• Sharti24

    Is there anyway t-mobile can purchase another 5mhz block of 700mhz band 12 spectrum? Or is the A block only one 5mhz chunk

    • Jason

      All there is is 5 mhz in the 700 A block. But everywhere 700A is, 600 will be as well eventually, and they have a ton of 600 everywhere

    • SirStephenH

      A block is 5+5 (receive+transmit) for a total of 10MHz. Pretty much all of band 12 is owned and in use by various companies (mostly AT&T and Verizon and they’re not giving any up) right now so virtually none is available to purchase. The only reason why T-Mobile was able to get ahold of any band 12 was because A block was still blocked in most areas by channel 51 at the time so it was virtually useless.

      T-Mobile spent big on the band 71 auction and has a ton of licenses covering the entire nation so that will be its new standard band on the low end.

    • slybacon

      700A is just 5+5 MHz. If they wanted another 5+5 in the same area, they would have to purchase 700B or 700C, kinda like what they did in North Dakota where they own 700A, 700B, and 700C in the same area in some locations (15+15). Montana also has one area where they can run 10+10.
      Band 12 covers 700MHz Lower Blocks A, B, and C. This overlaps with Band 17 (lower 700bc), which is what AT&T runs on. Verizon runs on 700MHz Upper Block C. There are technically more blocks Tmo could buy for Band 12, but I don’t think there’s much more for sale anymore. 600MHz is where it’ll be.

  • WhippetNYC

    I don’t see NYC on that list. Might NYC be on their upgrade list of cities too?

    • slybacon

      They might be waiting to do NYC until the 600 MHz (Band 71 LTE) is free and clear of the tv stations. This was originally supposed to be 8/29/2019, but Tmo worked out a deal to have all tv stations off air by 3/5/2018 (just a few days from now). Probably in the next announcement you will see some NYC :)

  • decisivemoment

    Curious if they’re going to add towers or simply upgrade existing ones. There are a number of places where they really need to add….just in the Midwest, several places including northern MN and WI, northwestern IL, SW-central IL and east-central MO, where either Verizon or AT&T (but never, it seems, both at the same time) have better coverage than T-Mobile. The small cell deployments that are proposed for major cities will not cover these more remote points even as they’ll tackle challenging environments like built up downtowns. And it would be nice to have one carrier that can do it all well. But when I see AT&T talking about a $25 billion capital spend and Verizon talking about $18, T-Mobile’s $5 to $7 billion seems really short even if their network is easier to upgrade than the older carriers.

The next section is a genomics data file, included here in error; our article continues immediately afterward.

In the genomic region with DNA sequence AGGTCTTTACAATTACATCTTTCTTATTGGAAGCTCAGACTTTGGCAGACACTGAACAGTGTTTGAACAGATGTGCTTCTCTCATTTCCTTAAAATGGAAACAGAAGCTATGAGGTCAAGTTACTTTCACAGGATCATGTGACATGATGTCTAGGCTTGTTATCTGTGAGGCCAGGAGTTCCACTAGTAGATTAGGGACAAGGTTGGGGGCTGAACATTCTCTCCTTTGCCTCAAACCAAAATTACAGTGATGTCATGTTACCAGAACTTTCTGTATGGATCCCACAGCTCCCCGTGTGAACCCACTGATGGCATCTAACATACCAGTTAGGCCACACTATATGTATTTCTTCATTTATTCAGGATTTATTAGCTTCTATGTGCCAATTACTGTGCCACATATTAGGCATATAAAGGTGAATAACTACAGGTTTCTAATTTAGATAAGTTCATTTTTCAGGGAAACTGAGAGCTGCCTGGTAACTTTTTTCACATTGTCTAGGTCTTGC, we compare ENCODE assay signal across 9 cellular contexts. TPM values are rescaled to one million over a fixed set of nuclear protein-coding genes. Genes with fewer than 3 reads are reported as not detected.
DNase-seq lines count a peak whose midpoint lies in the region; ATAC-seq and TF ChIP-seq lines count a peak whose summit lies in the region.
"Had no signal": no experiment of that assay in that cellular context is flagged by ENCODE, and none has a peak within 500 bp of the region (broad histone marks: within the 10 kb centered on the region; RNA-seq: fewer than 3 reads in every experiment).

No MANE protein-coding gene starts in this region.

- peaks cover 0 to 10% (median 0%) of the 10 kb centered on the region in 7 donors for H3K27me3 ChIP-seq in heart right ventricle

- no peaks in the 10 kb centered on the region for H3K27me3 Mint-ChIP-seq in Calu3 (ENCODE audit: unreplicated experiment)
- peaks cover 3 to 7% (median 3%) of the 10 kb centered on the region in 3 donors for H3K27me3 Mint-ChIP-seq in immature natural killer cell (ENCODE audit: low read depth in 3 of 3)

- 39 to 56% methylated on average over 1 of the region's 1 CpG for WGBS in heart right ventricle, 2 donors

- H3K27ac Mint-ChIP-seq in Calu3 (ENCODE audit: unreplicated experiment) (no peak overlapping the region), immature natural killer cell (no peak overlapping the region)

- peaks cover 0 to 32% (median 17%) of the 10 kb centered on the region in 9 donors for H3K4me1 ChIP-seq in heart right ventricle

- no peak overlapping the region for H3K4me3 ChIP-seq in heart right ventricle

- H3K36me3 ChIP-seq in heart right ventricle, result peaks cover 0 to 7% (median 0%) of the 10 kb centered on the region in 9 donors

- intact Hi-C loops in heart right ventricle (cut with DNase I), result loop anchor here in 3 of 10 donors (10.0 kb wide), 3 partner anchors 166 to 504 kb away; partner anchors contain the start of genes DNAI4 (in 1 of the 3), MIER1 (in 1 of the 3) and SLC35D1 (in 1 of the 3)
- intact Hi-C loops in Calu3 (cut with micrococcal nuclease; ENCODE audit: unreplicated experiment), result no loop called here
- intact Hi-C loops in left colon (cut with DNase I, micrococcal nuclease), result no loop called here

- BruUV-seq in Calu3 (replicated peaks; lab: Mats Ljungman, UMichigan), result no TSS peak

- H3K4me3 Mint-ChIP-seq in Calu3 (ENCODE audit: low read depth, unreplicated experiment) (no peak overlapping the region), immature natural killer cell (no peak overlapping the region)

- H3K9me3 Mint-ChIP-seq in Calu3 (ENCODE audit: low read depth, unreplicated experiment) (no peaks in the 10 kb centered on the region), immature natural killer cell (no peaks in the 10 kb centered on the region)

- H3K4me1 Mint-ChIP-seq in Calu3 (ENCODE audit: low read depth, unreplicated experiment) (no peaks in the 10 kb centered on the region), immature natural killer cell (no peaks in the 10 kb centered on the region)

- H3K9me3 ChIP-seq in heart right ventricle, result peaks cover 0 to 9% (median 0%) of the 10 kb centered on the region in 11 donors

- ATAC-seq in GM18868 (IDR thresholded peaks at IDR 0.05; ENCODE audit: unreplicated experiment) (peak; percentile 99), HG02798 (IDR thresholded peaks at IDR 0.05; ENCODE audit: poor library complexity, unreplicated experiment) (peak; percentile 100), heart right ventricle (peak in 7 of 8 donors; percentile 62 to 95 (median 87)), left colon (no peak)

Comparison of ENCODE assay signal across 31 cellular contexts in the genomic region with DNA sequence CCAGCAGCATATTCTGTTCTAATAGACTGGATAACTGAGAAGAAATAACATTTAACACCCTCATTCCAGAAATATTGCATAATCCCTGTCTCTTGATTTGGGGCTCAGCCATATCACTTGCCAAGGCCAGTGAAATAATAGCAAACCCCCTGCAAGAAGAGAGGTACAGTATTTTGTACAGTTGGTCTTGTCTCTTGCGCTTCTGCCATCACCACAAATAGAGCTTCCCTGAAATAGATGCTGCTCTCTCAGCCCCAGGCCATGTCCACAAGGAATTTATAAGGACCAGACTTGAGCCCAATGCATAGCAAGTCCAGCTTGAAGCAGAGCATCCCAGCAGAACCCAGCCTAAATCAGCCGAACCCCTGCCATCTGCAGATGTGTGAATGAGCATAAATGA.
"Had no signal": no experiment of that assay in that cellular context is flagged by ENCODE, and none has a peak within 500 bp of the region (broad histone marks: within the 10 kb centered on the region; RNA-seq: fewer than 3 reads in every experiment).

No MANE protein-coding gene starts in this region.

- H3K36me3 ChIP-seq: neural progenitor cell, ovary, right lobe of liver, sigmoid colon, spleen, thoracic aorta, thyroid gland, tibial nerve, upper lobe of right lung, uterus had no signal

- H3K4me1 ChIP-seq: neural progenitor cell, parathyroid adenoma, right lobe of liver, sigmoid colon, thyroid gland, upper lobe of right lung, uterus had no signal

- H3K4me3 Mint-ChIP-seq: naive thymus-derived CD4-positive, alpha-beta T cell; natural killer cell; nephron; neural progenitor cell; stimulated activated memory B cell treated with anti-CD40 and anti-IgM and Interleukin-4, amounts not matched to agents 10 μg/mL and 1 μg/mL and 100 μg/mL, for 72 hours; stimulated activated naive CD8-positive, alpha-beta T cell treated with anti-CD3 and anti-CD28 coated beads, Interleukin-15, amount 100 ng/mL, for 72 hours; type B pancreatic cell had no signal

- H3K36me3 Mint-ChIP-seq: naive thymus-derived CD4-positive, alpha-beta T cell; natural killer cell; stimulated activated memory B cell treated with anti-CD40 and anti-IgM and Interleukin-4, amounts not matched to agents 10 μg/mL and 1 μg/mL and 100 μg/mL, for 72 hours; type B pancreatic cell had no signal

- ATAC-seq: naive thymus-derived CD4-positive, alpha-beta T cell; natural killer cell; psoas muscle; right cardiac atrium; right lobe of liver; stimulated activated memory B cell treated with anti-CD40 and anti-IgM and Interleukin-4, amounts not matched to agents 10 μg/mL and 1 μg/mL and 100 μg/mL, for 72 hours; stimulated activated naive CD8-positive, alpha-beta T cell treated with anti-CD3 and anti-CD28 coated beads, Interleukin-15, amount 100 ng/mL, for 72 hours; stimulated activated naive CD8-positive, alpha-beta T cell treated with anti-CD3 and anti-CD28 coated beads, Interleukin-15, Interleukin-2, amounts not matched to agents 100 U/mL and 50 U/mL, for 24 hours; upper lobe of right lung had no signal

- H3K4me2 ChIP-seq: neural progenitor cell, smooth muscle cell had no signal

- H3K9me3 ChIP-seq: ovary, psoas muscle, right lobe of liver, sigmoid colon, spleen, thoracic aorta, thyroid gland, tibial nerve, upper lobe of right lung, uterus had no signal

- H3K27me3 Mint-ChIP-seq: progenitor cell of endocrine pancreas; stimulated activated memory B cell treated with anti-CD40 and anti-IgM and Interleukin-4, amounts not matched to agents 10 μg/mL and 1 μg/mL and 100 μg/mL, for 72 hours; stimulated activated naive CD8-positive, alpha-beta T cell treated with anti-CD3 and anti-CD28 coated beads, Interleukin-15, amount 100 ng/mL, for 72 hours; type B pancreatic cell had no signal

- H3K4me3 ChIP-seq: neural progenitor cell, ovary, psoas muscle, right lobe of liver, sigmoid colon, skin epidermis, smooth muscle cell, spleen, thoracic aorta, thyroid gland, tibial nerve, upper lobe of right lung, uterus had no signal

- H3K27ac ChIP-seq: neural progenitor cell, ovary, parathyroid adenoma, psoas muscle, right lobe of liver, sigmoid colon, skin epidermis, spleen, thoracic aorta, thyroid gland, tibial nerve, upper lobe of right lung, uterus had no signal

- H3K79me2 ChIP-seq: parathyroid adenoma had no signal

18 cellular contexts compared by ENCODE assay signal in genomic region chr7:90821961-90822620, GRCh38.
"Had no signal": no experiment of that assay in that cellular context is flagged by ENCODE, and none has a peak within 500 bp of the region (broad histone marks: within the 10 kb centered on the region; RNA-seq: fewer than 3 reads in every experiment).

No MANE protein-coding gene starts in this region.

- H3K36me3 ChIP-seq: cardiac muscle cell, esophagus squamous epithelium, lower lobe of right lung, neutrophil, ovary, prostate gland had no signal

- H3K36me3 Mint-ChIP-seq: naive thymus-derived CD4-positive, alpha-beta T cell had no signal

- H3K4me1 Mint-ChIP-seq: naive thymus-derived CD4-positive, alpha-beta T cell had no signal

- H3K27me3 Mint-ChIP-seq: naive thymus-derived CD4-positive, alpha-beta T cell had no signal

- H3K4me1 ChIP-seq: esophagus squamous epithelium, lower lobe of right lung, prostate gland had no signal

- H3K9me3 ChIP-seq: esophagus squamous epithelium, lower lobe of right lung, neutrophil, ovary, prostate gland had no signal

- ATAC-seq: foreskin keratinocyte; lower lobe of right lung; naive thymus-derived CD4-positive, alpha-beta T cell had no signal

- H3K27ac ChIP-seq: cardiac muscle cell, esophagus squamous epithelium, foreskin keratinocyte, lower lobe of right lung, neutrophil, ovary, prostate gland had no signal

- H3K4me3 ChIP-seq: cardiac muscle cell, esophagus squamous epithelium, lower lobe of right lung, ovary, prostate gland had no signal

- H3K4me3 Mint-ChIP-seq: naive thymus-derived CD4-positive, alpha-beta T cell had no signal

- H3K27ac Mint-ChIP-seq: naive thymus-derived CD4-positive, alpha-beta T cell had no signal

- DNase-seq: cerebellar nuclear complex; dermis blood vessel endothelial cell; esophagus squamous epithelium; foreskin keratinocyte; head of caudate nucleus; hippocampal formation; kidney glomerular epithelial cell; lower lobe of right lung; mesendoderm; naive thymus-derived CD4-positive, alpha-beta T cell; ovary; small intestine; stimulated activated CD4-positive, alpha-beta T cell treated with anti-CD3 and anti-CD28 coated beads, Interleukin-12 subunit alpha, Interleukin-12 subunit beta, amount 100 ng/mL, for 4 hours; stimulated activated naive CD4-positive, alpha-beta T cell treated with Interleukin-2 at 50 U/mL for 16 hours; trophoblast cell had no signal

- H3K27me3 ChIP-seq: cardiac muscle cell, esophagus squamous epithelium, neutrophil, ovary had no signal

• GeoGuy17

      West central IL is a lot better than it was a year ago but they still need more infill towers. The part between Beardstown and Springfield IL would be nice with a bit of coverage as would better coverage along US-24 and US-67. Central MO needs help…US-50. Even Sprint has service along US-50 where T-Mobile is stuck in emergency mode. I was stuck in emergency only often in Holts Summit when helping a friend move to the area.

  • Lance Corporal

    I’ve been using T-Mobile for several years now and each year the coverage and reliability has gotten better. Keep going T-Mo!

  • Philip

    Isnt this the Band 12 or something else? Band 12 is low freq which can penetrate anything. You can check this if you got a Samsung phone: *#0011#

    • GeoGuy17

      Some is B12 but the lower frequency is B71 or 600 MHz. Only a few phones support B71 right now.

      • Naruto44

        Lower band mean anything below 1GHZ so band 12 and band 71 are both low frequency.!

    • SirStephenH

      This is band 12 (700MHz) AND band 71 (600MHz).